Wednesday, January 11, 2012

One way to ensure spirited board discussion –“try this at home?”

Before Christmas I received in the mail a DVD that brought back memories including an interesting and seemingly counterintuitive technique regarding board of trustees’ decision-making. The disc was made at a recent ceremony celebrating the contribution of two men, Moon Landrieu and Thomas Lemann, to the establishment of the Arts Council of New Orleans in 1975. Landrieu was then Mayor of New Orleans and is the patriarch of extraordinary political family that today includes his son Mitch, the present mayor and daughter Mary, a U.S. Senator. Lemann is a distinguished attorney and respected arts patron. It was Lemann, as its board chairman, who brought me to New Orleans to be the arts council’s first director.

In the DVD, Lemann reminds Landrieu that one of the arts council’s first achievements was the mounting of an outdoor monumental contemporary sculpture show that placed works by noted artists such as Mark di Suvero and Clement Meadmore in public places around the city. The idea for the show had come from a visit I made to a similar show in Houston. Both Lemann and I were enthusiastic about the project, but the arts council board would have to agree before proceeding. We knew that obstacles to acceptance, both internally and city-wide, might be that the city had then virtually no contemporary art scene and at the same time a reputation for conservative protection of local tradition – and this scheme was hardly conservative. I was worried.

A few days before the board meeting Tommy Lemann called me to discuss the agenda. I would do a slide presentation of some the art to be shown. Then he had invited two guests to speak to the merits and advisability of the project: Bryan Bell, a vaunted civic leader in New Orleans, would be a guest and the other John Lishawa, a British expert in old master prints visiting the city. Oh, good idea I said to myself, although a bit confused about the inclusion of Lishawa, Then he continued: Mr. Bell would speak against the project and the British visitor for it. Lemann went on to say that Bell would say it was just the wrong first move for our infant organization; Lishawa thought it brilliant. I was stunned and to put it mildly, apprehensive.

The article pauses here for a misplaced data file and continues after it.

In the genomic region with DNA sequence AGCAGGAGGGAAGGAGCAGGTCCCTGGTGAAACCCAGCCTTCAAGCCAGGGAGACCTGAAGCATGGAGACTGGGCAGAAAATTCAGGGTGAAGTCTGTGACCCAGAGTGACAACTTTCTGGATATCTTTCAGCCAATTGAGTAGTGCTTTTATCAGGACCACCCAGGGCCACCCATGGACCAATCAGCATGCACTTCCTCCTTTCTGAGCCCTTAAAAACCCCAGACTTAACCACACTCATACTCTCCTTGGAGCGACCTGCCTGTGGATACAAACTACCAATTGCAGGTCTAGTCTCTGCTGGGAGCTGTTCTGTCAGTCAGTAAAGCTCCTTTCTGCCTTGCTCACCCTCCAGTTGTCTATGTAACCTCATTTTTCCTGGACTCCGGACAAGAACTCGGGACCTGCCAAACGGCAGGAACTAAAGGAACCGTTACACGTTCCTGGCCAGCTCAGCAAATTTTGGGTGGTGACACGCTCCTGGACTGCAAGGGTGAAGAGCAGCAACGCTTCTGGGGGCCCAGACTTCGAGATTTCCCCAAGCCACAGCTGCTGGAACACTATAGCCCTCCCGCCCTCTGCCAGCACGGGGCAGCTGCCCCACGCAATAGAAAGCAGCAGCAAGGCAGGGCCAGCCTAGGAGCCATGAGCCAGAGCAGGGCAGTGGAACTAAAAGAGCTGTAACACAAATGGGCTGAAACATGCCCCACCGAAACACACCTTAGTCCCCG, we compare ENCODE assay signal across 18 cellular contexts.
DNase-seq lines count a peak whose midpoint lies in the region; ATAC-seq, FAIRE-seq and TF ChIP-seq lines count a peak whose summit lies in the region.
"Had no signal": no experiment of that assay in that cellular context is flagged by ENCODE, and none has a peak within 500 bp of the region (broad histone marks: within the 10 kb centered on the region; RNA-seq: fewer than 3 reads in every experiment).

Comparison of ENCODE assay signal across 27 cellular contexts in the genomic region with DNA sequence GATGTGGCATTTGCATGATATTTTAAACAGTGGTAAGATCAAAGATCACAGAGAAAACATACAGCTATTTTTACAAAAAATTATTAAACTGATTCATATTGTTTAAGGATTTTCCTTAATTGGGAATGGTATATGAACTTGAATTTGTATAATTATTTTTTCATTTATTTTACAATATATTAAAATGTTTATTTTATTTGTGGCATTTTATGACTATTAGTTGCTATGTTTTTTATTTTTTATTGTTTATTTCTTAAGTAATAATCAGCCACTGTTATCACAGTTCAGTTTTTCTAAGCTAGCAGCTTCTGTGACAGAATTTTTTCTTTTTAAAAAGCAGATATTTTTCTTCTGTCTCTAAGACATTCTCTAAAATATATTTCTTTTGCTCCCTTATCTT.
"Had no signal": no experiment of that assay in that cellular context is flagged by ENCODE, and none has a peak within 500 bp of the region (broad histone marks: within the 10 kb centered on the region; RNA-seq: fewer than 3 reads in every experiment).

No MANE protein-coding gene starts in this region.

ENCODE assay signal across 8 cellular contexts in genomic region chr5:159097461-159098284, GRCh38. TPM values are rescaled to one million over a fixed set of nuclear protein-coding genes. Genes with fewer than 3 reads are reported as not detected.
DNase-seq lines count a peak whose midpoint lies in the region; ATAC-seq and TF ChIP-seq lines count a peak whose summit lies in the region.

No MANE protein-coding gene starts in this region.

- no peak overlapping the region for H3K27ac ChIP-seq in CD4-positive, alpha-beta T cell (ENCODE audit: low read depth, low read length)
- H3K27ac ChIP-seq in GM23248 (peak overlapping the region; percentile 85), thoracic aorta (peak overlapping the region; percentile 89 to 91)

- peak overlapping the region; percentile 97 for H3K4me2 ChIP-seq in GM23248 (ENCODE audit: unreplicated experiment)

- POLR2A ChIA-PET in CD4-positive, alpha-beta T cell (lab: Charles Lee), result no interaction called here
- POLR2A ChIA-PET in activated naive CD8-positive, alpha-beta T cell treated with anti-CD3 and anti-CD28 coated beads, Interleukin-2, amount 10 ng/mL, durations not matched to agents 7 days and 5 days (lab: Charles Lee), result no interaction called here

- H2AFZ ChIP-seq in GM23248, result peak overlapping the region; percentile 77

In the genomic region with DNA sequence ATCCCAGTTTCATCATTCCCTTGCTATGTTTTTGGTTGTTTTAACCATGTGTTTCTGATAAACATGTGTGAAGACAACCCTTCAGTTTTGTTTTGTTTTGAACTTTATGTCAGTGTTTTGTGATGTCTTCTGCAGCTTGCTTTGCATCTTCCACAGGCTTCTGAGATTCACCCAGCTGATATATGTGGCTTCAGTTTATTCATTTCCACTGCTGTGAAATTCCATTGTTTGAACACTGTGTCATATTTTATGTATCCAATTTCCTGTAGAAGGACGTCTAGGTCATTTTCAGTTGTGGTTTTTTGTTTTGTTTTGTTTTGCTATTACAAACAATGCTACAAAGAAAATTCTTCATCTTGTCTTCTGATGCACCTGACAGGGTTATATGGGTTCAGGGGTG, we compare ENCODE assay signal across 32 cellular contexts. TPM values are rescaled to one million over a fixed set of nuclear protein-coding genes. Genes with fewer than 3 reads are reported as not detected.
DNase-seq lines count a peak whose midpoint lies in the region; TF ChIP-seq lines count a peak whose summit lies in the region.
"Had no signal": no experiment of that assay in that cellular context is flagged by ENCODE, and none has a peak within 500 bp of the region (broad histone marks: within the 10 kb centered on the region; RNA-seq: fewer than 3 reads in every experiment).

The meeting began; I made my presentation and left. My position was known and this was a board decision. Like an expectant father in the waiting room, I paced outside the board meeting location. An hour later the board emerged and I learned it had approved the mounting of the show.

What is the lesson here? Or was this simply a canny lawyer acting on the courtroom advice: “Never ask a question to which you do not know the answer.” I like to think – and believe- it was a risky but perceptive way of guaranteeing thorough and lively discussion prior to making an important decision. No one on that board could claim that both sides of the question were not presented and reviewed. The vote was positive and so was the feeling of those participating on how it was reached.

Now, I am not necessarily suggesting you adopt this particular gambit – or as the caption reads in some TV ads “Don’t try this at home.” What I want to propose is that some way be found to structure a critical board decision in such a way to assure airing of full and diverse opinion. It is tempting to “stack the deck” before a meeting, but it can be counterproductive if there is a lingering sense afterwards of a key vote having been rammed through. Boards can be and often are fragile organisms.

The sculpture show went on – something of a miracle as we then only had a staff of two (myself included). But a volunteer crane operator, the help of several of the sculptors and the forbearance of the city on whose property most of the works rested made its installation possible. There were some public cries of outrage, but also applause. The arts council definitely got on the map. In 2010 it celebrated its 35th anniversary. There are those in New Orleans who credit the quality and public nature of the show with laying the groundwork for greater appreciation of contemporary art in the Big Easy. And it may have started because the board chairman decided to try a different – and counterintuitive – approach of reaching board consensus by purposely inducing debate.